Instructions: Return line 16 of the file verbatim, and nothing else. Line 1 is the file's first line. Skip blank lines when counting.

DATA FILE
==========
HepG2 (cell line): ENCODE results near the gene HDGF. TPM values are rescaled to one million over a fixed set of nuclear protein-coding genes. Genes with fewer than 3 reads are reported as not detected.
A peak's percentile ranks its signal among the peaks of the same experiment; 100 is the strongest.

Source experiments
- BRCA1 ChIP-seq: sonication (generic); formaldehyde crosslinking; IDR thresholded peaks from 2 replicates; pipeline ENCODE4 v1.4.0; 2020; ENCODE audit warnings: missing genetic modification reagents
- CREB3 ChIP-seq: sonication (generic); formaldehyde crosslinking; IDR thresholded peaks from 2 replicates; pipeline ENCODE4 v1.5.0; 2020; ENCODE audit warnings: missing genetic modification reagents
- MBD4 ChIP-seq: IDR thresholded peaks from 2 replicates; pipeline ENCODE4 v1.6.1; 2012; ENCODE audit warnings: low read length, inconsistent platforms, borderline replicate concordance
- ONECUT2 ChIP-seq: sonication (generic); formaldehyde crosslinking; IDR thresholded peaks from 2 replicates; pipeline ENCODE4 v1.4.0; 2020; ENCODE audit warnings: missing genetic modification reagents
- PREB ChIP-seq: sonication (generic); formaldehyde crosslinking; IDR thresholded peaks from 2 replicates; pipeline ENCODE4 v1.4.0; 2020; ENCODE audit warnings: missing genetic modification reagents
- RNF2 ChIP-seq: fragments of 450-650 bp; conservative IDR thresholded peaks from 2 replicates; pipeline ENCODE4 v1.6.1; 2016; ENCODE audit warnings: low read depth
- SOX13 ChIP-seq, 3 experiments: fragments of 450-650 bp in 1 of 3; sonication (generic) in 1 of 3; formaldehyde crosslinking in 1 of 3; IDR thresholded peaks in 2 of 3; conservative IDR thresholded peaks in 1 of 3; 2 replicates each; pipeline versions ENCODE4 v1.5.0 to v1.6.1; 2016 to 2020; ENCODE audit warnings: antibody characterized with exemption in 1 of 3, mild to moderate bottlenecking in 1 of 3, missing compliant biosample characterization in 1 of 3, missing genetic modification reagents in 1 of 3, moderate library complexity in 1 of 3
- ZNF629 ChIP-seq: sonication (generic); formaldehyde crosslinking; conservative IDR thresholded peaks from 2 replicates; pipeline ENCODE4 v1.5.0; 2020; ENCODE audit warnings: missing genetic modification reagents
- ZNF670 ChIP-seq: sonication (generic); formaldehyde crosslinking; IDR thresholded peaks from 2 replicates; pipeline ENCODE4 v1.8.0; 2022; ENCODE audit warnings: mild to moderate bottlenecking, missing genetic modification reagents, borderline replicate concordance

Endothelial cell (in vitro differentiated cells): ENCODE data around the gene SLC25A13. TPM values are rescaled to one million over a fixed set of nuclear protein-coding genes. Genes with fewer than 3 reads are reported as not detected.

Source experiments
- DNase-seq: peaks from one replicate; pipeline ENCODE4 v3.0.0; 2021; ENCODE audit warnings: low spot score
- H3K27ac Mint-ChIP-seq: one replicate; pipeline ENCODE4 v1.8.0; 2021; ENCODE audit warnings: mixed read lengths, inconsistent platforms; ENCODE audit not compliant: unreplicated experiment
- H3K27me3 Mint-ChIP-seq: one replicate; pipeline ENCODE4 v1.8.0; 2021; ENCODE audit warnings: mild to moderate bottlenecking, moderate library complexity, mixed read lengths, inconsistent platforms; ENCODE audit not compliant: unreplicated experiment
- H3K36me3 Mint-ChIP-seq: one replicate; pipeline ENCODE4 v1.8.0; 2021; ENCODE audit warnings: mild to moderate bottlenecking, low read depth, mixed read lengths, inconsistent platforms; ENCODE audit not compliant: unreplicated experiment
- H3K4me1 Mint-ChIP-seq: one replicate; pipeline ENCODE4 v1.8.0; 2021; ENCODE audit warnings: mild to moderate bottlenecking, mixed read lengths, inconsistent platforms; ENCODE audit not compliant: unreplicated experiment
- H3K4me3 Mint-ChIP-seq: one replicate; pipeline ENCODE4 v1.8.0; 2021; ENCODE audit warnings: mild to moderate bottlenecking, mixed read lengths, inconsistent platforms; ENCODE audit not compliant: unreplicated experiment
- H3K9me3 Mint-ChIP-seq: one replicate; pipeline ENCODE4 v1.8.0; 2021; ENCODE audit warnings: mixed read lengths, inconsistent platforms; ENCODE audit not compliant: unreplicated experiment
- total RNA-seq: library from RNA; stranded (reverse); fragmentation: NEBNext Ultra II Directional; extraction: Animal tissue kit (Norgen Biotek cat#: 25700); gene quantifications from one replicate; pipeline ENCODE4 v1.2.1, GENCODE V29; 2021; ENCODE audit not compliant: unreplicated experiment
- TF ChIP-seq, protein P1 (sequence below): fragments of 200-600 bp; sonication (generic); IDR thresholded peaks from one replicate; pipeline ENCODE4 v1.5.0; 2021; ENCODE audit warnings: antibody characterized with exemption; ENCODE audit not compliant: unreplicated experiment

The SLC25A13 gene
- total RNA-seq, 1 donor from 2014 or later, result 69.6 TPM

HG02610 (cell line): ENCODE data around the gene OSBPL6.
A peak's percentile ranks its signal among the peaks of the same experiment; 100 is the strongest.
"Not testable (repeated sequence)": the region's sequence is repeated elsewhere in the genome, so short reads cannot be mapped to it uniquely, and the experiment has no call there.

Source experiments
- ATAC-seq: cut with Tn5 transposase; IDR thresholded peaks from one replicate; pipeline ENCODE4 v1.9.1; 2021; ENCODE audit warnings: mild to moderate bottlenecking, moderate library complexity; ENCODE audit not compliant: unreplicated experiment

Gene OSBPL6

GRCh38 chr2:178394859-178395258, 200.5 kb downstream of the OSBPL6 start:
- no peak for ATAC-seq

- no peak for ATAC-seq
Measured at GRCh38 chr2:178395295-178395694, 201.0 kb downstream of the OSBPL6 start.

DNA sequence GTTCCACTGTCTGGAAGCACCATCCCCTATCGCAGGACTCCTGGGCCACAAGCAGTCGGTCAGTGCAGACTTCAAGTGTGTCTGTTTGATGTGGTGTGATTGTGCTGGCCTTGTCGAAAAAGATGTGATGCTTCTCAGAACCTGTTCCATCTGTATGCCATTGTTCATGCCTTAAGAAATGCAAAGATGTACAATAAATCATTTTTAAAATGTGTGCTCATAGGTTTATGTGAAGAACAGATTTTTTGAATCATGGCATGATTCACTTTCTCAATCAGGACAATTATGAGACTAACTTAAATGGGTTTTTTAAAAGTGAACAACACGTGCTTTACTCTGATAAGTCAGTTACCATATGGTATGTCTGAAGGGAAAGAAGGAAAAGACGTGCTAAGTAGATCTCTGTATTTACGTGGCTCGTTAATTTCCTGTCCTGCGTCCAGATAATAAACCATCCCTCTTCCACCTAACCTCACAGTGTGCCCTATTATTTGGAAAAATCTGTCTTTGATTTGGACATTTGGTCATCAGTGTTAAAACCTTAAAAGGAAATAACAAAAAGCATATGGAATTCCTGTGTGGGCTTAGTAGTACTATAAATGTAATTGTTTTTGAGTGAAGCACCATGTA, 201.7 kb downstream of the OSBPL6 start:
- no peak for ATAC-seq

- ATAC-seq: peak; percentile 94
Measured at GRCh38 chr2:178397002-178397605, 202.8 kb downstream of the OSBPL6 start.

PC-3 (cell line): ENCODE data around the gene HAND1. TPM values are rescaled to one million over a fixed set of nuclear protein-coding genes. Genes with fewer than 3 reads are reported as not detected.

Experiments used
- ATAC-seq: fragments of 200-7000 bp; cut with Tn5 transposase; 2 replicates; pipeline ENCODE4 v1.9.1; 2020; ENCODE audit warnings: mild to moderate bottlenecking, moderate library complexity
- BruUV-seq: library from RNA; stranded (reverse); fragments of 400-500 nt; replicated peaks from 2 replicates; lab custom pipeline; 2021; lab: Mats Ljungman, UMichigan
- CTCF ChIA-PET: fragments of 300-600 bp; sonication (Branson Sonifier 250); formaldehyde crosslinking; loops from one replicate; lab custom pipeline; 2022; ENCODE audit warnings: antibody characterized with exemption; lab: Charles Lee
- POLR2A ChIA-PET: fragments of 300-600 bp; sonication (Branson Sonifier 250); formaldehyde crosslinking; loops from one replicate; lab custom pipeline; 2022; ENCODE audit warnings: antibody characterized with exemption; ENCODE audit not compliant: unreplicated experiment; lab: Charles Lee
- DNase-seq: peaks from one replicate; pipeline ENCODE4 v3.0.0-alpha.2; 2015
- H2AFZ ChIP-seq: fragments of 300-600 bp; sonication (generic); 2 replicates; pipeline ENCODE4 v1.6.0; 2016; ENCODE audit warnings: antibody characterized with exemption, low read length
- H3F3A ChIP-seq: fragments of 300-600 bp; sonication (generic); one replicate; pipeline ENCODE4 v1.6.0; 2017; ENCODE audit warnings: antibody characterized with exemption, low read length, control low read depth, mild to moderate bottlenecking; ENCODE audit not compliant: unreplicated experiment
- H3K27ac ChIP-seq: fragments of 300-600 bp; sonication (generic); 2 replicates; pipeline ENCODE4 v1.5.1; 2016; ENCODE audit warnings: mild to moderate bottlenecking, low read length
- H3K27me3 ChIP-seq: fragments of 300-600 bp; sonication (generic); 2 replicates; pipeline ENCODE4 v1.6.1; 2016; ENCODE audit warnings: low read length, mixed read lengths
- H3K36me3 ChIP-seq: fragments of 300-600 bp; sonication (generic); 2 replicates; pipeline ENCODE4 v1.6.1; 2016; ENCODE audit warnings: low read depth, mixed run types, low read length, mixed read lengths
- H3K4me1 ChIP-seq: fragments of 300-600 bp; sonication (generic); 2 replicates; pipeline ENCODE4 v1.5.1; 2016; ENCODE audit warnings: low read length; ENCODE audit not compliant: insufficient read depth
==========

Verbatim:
- H3K27ac Mint-ChIP-seq: one replicate; pipeline ENCODE4 v1.8.0; 2021; ENCODE audit warnings: mixed read lengths, inconsistent platforms; ENCODE audit not compliant: unreplicated experiment